So far, analyses have determined that “galvanic reaction between TCS and STR contributed to fwd fuselage corrosion.” Since this area was not easily accessible during the first round of ferry inspections, additional inspections will be require to further clear/repair this area for ferry operations.
Moreover, the discrepancies identified in Enterprise’s landing gear were generally minor and ranged from installed non-flight hardware to missing cotter pins or safety wires – all easily fixable.
However, three fairly significant findings on the Landing Gear will need to be addressed before ferry operations.
The first two pertain to the Right Main Lading Gear (RMLG).
“RMLG Uplock Jam nut broken loose,” notes the presentation. “Hard stop contact not flush with hook in up position” making it difficult to manually cycle the gear. The landing gear have to be stowed in an “up and locked” configuration for ferry ops.
The second issue with the Right Gear is the Inboard Strut Trunnion. “Loose hardware on bearing retainer plate [due to] suspect trunnion shimming [from] suspect bolt head contact during retraction.”
The third and final issue with the landing gear is on the Nose Landing Gear (NLG) and pertains to the bungee configuration. “NLG bungee configuration differs from flight vehicles,” notes the presentation.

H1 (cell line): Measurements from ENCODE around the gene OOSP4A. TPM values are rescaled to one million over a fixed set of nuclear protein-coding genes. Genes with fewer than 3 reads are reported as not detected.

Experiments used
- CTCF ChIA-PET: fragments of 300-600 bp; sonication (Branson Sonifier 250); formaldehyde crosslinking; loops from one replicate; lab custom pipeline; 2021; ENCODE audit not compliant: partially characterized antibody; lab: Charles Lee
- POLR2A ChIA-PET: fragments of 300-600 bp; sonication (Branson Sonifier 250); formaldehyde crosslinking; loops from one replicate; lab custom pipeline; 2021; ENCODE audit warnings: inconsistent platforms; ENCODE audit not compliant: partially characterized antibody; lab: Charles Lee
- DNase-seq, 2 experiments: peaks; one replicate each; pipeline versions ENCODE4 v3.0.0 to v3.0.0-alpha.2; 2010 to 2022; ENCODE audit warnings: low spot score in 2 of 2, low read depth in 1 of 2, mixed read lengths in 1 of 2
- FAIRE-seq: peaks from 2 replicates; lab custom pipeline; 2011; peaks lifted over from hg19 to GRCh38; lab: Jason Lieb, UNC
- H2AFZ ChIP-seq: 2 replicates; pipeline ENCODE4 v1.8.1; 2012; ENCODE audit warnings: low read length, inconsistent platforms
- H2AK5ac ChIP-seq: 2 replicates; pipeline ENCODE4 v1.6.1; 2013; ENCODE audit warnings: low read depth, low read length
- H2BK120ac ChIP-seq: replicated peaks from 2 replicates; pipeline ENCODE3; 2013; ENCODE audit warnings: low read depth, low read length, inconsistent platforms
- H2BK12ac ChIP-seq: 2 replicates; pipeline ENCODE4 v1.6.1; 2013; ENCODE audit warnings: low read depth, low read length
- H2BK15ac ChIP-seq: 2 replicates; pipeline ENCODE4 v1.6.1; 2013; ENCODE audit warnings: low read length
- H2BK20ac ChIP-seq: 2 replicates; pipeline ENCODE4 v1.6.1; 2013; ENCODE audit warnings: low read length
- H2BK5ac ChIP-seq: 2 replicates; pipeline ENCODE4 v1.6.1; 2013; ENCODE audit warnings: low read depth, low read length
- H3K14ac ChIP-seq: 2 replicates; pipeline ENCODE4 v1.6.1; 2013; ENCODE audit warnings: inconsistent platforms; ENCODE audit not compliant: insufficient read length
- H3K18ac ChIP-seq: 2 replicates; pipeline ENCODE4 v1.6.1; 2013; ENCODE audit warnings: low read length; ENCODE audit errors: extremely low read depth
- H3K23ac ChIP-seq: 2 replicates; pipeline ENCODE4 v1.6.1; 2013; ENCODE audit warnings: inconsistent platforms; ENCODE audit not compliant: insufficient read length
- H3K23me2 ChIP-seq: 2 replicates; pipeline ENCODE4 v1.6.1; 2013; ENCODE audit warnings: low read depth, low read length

The bungee in question is currently in the “fired” condition making it impossible to cycle the uplock hook without removing the drive linkage.
Additionally, in terms of Enterprise’s rigging condition, the uplock/door hooks were manually cycled to the “gear up” position, with a recommendation to compare the “gear up” position measurements against those on either Atlantis, Discovery, or Endeavour – a procedure that is currently “in work.”
Also, all hard stops and “uplock” stops were verified under a “no load” configuration for the MLG center stops and NLG forward and aft door hook stops.
Finally, the MLG struts currently installed on Enterprise have “never been retracted on OV-101” since their installation in 1997. The presentation notes that this may drive a requirement to “adjust uplock roller position” before ferrying operations.
As a result of the first round of inspections, a “Forward Work Phase 1B” plan has been devised to complete inspections and analysis of Enterprise’s structural condition.
Under this plan, additional inspections of the forward and aft fuselage will be performed through “external access at multiple locations,” all NDE inspections with a custom probe of the forward SCA attach point will be completed, future landing gear retraction work will be performed, evaluations of the RMLG uplock/trunnion discrepancies will be worked (including a decision on whether or not the landing gear strut will have to be removed for trunnion repair), and hydraulic line and NLG bungee functionality evaluations will be performed.
Additionally, RMLG hydraulic tubing will be reinstalled to “restore plumbing to provide hydraulics to the inlet of the gear and strut actuators.”
In all, Enterprise is in extremely good condition considering her three year exposure to the elements and 10+ years in a non-environmentally controlled hanger. With all discrepancies either repairable or cleared, one of the only things that remain for Enterprise is a decision on what museum she will next call home.